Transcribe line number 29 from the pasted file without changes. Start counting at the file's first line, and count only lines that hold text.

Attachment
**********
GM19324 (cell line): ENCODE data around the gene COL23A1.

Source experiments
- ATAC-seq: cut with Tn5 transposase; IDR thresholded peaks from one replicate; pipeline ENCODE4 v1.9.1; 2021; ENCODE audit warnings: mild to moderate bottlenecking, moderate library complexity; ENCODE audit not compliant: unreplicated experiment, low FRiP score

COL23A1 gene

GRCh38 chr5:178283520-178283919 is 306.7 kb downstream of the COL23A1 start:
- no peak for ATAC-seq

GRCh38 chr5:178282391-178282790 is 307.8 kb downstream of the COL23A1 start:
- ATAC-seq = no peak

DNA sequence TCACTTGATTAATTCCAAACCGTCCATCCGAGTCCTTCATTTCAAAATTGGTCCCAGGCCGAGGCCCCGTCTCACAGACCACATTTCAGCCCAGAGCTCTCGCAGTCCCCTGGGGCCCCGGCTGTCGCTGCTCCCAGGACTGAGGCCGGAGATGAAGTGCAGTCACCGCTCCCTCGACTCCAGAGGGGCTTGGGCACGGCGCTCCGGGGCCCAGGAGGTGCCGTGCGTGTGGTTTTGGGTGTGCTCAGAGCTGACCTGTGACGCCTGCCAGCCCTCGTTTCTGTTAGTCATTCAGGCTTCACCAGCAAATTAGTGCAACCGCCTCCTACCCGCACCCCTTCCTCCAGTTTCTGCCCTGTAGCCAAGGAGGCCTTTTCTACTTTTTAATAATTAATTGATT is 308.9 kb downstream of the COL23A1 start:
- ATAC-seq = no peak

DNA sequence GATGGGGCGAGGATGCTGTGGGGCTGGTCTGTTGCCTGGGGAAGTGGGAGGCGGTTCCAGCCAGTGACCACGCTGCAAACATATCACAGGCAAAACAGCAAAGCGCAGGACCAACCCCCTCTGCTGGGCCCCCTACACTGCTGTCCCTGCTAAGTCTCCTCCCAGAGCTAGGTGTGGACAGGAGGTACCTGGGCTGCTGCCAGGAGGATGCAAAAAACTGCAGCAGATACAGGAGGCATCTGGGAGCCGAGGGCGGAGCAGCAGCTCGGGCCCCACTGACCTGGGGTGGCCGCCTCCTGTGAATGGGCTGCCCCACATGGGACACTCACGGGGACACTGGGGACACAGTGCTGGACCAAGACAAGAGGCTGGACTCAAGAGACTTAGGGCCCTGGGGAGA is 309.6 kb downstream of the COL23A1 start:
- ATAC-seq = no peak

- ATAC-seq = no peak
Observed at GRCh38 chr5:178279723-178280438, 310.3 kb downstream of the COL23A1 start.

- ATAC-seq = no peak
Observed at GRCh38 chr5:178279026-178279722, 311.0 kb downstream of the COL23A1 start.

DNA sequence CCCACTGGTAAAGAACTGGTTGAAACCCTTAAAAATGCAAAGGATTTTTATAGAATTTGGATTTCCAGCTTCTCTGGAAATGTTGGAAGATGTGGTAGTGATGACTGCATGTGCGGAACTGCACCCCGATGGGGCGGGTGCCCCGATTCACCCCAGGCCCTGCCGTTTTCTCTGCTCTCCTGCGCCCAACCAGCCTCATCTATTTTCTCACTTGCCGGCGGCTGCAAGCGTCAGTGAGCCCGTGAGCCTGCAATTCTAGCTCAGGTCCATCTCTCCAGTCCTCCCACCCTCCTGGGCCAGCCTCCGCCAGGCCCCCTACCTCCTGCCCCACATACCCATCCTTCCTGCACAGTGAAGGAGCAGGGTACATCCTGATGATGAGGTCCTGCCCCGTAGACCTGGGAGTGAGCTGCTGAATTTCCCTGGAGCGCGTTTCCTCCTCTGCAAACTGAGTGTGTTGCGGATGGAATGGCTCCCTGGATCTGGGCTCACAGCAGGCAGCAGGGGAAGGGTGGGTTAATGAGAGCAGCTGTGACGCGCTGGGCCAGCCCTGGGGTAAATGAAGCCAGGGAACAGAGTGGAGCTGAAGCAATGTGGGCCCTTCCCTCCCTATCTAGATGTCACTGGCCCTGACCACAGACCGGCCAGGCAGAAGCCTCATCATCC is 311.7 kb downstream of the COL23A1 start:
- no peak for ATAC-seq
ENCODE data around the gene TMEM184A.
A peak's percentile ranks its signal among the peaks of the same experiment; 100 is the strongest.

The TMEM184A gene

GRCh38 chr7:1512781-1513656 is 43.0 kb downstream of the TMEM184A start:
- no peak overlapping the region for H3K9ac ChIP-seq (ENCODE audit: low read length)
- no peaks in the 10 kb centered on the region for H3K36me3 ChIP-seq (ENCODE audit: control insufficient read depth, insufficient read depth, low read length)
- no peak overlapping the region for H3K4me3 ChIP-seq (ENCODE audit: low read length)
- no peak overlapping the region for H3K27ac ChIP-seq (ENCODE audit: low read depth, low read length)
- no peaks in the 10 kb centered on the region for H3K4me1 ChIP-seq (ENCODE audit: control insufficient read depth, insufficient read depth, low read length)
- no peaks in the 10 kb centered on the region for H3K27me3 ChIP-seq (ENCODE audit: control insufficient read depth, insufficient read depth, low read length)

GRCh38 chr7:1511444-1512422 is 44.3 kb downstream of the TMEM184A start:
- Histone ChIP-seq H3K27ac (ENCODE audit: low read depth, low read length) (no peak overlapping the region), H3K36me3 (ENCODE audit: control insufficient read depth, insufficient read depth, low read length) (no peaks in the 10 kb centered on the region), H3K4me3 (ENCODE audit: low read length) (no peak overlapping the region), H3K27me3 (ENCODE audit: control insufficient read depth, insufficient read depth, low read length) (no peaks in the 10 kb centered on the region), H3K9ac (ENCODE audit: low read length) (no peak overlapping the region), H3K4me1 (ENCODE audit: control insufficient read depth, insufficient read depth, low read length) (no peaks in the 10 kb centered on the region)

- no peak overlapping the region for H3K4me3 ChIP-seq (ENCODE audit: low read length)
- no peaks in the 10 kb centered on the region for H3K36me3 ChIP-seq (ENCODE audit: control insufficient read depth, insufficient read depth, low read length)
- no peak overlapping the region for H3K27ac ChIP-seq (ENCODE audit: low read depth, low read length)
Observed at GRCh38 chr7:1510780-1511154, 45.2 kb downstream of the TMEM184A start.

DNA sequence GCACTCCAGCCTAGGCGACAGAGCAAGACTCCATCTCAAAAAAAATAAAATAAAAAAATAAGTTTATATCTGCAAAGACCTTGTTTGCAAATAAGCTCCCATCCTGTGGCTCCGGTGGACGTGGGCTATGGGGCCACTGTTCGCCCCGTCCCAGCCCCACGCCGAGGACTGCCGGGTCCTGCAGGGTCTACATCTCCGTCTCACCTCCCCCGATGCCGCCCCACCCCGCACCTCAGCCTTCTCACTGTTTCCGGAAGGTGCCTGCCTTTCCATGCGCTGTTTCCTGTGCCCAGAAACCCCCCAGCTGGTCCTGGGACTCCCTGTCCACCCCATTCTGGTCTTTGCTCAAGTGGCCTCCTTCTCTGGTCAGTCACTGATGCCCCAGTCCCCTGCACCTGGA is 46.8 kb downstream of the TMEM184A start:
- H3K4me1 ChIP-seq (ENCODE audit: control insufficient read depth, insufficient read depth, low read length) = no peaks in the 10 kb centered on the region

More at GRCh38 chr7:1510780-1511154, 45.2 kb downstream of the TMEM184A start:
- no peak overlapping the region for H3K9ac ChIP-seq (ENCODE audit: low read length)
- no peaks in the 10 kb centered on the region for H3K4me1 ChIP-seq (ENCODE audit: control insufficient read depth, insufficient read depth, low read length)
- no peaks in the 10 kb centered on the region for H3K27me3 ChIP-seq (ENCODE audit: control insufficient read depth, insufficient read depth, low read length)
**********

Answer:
GRCh38 chr7:1511444-1512422 is 44.3 kb downstream of the TMEM184A start: